Things were supposed to be different this time around in Indiana. Former head coach, Rick Carlisle was back at the helm and bringing the tools for offensive efficiency seen during his time in Dallas with him. Yet, here the Pacers stand at 2-4 and in desperate need of a spark.
If Knicks coach Tom Thibodeau isn’t careful, his Knicks might prove the perfect foil. For a variety of reasons the Knicks have not been able to plant their foot firmly on the neck of their opponent recently. They’ve squandered big leads, as they did Monday night against the Toronto Raptors, just to watch the Raptors erase a 15-point deficit and win.
WHEN THEY LAST MET
Last time these two teams met was preseason on Oct. 5 when the Knicks walloped the Pacers good and plenty 125-104. It feels like the Knicks and Pacers always meet in preseason and this match-up is a good measuring stick for the Knicks to compare themselves to. At least in terms of the starting five, which when healthy (it rarely is) they boast one of the most dynamic and well-spaced offenses in the league. In this game the hot rookie scored 15 points on 5-11 shooting while leading the Pacers with five assists. Julius Randle poured in 20 points on 50% shooting while Immanuel Quickley chipped in seven assists, well before his experiment at point guard went awry much to the chagrin of Knicks fans.
WHAT’S BEEN HAPPENING IN INDIANA?
Both teams have varying factors leading to wildly different records, but similar mental lapses keeping them from reaching full potential. Thibodeau and Carlisle are both top five coaches in the NBA, but both can be arrogant, control freaks in the way they shape expectations around winning. For Carlisle, his history of combative relationships with star guards goes all the way back to Jason Kidd during their championship run in Dallas. Carlise is an old-school play-caller form the sidelines, reluctant to let his guards dictate the action on the floor. This led to run-ins throughout the years with various rental Maverick point guards: Rajon Rondo, Monte Ellis, Dennis Smith Jr., and most namely, Luka Doncic. His rocky and controversial relationship with Doncic led to him quitting the Mavericks after 15 seasons and rejoining the Pacers, where he coached from 2003-2007.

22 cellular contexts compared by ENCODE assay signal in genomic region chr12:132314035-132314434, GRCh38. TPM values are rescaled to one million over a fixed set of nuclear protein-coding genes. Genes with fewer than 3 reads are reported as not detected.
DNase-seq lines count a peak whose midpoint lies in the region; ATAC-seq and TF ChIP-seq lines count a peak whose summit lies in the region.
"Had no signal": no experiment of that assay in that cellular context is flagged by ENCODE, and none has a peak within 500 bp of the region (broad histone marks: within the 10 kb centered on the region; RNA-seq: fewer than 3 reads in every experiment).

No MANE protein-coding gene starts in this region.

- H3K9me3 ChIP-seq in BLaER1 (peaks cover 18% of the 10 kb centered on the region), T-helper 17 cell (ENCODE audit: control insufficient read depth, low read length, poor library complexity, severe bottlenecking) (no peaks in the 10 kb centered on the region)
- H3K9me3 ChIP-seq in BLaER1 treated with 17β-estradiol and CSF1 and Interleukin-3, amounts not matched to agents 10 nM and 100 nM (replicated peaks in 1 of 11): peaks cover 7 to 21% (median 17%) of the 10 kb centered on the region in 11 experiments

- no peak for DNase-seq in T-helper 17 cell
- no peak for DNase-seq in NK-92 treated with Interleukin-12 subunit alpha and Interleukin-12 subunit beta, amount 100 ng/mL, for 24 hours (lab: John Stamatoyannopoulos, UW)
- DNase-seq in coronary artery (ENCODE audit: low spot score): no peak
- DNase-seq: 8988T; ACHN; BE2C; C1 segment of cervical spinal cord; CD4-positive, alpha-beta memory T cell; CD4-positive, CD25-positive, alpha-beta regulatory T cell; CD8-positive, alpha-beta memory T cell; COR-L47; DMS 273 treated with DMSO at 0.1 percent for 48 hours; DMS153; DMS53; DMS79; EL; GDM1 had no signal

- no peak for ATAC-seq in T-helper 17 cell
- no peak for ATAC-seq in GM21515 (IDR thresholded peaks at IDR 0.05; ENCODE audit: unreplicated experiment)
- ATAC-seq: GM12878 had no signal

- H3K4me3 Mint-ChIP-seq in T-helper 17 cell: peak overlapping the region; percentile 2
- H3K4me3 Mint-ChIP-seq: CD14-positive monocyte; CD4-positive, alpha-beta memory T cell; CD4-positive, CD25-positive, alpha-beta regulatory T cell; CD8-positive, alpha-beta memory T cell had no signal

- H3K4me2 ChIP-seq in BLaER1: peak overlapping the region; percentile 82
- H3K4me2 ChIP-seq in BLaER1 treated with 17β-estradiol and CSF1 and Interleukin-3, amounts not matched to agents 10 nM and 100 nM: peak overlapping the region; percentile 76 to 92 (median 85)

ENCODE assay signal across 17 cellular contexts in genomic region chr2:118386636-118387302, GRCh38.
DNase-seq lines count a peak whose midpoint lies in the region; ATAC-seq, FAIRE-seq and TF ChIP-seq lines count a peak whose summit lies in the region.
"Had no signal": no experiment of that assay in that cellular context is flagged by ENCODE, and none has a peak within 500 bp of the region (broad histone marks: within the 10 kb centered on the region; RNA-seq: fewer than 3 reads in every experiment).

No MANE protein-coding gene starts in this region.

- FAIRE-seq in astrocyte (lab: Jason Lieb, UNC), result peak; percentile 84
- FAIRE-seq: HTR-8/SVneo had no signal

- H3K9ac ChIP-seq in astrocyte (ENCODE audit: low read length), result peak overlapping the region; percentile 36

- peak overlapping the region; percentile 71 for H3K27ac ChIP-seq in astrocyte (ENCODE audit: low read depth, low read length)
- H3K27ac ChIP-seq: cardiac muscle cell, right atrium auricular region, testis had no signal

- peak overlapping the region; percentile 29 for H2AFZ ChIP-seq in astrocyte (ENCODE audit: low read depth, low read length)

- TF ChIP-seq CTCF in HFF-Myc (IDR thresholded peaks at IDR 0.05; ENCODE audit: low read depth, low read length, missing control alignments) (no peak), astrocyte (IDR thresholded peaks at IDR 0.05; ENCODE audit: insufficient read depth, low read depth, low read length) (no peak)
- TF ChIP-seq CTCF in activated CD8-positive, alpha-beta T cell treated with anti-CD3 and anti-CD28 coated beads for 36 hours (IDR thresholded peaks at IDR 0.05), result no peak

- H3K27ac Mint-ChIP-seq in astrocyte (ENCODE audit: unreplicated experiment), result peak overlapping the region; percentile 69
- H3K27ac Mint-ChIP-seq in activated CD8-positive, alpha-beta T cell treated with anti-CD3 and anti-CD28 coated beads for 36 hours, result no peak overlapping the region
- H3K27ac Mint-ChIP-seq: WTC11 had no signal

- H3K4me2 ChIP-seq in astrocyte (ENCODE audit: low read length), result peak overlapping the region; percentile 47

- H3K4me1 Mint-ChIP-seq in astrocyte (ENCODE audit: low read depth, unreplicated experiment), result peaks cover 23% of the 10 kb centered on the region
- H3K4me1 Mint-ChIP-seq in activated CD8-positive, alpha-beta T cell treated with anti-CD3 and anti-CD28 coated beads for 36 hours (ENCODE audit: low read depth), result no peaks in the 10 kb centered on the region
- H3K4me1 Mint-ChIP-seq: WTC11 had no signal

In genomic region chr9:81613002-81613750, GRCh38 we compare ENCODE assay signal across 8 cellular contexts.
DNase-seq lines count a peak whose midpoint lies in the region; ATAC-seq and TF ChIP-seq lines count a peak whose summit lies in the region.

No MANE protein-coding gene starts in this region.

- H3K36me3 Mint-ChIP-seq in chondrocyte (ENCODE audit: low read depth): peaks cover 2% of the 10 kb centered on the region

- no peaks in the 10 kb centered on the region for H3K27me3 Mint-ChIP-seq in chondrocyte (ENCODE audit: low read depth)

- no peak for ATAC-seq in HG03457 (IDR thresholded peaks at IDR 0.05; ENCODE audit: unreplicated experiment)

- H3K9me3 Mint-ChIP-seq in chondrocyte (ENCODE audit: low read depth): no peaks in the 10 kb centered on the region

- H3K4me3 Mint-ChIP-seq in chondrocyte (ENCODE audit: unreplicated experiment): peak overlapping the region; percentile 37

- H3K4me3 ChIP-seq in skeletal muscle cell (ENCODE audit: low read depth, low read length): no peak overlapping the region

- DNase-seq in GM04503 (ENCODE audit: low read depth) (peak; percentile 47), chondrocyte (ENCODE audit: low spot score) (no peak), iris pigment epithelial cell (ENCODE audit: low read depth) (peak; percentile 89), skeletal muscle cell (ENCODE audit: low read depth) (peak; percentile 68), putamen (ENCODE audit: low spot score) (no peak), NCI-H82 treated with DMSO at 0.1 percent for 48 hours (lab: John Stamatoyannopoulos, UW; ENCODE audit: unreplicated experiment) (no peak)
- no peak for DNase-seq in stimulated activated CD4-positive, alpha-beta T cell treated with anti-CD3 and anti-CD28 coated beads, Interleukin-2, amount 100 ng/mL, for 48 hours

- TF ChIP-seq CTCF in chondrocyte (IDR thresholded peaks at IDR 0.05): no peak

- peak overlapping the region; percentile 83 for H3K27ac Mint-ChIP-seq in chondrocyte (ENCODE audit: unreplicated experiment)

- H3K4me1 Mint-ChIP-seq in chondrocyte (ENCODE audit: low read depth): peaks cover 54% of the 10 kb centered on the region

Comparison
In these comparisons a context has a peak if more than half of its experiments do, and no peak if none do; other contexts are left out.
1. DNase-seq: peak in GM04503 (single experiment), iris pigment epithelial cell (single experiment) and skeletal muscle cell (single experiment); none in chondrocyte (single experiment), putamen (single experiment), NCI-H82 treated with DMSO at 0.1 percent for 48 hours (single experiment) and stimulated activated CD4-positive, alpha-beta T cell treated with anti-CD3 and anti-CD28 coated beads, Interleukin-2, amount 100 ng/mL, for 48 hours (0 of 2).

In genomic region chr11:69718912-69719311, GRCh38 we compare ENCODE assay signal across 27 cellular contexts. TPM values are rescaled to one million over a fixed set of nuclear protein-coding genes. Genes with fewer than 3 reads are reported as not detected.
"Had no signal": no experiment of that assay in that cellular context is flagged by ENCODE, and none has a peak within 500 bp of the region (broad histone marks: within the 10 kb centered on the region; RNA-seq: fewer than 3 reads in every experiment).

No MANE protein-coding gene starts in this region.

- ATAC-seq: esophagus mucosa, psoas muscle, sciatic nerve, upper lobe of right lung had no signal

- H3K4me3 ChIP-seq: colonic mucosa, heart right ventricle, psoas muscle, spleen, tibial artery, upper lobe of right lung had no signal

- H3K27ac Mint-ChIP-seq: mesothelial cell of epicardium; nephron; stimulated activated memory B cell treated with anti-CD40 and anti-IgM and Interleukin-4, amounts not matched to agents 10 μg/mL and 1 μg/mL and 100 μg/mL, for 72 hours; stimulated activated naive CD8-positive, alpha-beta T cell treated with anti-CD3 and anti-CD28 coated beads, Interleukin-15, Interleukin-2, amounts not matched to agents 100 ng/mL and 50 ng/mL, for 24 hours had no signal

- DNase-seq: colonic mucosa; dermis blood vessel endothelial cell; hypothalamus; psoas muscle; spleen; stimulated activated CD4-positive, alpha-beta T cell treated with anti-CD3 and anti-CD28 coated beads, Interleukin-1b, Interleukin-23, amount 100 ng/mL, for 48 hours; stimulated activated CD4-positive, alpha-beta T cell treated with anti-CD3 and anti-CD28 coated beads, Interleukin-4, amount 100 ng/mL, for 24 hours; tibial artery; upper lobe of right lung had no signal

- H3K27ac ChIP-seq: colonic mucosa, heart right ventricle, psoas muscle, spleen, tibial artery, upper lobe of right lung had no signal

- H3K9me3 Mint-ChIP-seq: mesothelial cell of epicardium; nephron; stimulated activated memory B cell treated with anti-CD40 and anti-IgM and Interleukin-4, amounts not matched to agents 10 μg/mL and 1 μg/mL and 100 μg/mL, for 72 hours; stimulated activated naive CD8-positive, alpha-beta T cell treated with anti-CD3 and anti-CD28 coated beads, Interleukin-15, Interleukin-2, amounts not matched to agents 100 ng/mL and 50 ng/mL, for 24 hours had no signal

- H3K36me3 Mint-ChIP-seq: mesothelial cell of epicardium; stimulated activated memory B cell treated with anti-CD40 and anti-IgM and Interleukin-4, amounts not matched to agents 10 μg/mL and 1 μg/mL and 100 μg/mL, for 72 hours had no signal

The Pacers have one of the better starting fives in the league when healthy with Malcolm Brogdon, Caris LeVert, Chris Duarte, Domantas Sabonis, and Myles Turner. The problem has been injuries have kept the team from establishing continuity within Carlisle’s new system. Only eight games into the season and Brogdon has missed three games and LaVert has missed six. Arguments amongst the Pacer fan base point to other reasons why the team has faced early struggles and a disappointing record. Some say the offense moves cleaner without Brogdon’s ball dominate and shoot first style. Other blame Sabonis, their star player for playing too much of the point forward role when he should be posting up smaller defenders in the paint.
What they share the most in common is an inability to stick to their game-plan to close out games. The Knicks have had the same issue, going away from the crisp passing of the first three and a half quarters just to stand around on the perimeter and watch Randle isolate himself on the elbow. The Pacers run much of the same action with Sabonis being given the ball in his favorite spots, just to stagnate the rest of the team into non-participants in the flow of the game.